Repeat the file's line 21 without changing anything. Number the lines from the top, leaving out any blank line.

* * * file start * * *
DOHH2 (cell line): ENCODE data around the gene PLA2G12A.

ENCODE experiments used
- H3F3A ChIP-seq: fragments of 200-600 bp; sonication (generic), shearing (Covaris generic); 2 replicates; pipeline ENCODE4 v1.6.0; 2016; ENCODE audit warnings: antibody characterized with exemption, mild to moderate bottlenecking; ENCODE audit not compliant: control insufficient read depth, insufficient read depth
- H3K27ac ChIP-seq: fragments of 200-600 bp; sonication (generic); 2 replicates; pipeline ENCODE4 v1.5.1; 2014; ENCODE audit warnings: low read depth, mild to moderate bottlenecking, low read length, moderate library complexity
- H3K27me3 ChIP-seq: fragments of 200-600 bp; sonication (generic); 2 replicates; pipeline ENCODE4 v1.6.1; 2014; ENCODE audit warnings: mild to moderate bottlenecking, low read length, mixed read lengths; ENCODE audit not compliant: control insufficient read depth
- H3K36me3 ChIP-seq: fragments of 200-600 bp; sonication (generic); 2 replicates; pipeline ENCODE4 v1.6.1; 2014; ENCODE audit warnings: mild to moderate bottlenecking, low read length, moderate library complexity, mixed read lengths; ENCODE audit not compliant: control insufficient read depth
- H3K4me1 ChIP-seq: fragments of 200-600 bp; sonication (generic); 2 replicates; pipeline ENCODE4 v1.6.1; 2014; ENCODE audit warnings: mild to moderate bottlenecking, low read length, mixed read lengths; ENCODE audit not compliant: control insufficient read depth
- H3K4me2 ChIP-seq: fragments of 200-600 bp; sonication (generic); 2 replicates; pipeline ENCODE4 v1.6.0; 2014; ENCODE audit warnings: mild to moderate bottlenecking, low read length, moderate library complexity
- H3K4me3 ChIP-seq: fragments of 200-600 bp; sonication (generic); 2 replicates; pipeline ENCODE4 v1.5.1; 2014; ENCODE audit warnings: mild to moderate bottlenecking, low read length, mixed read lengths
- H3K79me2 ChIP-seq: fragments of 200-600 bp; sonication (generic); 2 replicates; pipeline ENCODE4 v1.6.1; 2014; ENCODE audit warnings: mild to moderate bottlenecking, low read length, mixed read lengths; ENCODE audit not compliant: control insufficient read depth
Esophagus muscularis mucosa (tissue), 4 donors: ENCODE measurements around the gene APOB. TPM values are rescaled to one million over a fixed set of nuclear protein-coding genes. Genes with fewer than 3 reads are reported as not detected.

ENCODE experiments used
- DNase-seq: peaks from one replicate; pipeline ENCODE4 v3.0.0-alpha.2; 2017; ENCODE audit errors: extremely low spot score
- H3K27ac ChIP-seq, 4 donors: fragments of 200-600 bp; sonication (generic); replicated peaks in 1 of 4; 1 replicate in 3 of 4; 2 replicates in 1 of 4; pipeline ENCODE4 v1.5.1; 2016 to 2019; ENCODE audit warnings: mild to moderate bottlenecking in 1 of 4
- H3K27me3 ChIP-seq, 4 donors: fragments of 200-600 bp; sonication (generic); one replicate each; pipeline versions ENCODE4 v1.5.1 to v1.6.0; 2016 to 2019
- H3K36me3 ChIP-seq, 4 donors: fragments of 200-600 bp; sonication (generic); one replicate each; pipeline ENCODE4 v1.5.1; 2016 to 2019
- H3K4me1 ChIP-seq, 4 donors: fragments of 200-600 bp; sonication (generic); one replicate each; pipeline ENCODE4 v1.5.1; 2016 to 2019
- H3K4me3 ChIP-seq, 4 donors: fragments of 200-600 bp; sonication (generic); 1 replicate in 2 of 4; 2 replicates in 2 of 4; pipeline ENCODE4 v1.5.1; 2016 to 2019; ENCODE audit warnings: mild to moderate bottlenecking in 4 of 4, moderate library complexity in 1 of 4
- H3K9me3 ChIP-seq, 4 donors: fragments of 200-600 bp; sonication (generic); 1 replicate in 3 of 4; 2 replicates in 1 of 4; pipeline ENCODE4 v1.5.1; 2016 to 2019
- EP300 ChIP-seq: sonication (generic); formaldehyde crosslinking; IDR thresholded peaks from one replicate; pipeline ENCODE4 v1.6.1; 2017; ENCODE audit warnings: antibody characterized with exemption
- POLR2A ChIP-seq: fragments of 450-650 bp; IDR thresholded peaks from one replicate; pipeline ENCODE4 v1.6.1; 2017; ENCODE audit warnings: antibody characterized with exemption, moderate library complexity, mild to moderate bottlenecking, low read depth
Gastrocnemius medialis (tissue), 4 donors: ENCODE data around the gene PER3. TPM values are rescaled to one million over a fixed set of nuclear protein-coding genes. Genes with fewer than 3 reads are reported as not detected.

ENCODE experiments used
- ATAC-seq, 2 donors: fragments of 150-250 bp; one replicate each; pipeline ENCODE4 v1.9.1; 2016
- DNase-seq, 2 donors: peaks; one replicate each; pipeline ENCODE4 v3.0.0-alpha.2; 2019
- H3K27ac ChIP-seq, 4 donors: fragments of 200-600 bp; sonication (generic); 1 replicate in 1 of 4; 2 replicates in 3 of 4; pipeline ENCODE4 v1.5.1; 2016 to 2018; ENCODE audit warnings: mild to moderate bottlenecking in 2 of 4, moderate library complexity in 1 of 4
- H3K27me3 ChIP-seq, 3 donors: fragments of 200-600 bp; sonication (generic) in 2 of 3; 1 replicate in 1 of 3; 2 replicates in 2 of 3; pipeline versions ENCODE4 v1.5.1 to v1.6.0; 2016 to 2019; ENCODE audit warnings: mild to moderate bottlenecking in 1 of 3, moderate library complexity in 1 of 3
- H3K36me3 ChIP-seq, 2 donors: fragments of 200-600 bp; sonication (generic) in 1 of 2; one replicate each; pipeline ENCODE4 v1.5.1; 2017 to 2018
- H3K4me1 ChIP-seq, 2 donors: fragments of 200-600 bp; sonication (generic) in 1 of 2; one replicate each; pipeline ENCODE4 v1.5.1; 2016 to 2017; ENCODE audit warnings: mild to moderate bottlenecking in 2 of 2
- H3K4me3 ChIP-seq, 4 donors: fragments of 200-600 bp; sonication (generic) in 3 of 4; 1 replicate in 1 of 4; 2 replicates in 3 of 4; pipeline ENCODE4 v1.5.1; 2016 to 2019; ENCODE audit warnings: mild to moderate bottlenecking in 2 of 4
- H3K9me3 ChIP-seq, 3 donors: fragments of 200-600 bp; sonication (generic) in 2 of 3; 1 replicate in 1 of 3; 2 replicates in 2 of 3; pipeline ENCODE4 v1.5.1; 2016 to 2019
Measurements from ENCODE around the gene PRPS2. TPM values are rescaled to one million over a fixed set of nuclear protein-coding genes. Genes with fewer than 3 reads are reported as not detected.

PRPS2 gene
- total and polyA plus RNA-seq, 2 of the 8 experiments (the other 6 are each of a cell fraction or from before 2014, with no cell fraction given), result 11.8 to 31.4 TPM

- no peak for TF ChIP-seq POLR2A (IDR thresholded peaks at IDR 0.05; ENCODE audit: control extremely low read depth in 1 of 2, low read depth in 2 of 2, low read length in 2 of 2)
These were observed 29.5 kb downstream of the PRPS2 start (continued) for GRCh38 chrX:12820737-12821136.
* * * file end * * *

- POLR2A ChIP-seq: fragments of 450-650 bp; IDR thresholded peaks from one replicate; pipeline ENCODE4 v1.6.1; 2017; ENCODE audit warnings: antibody characterized with exemption, moderate library complexity, mild to moderate bottlenecking, low read depth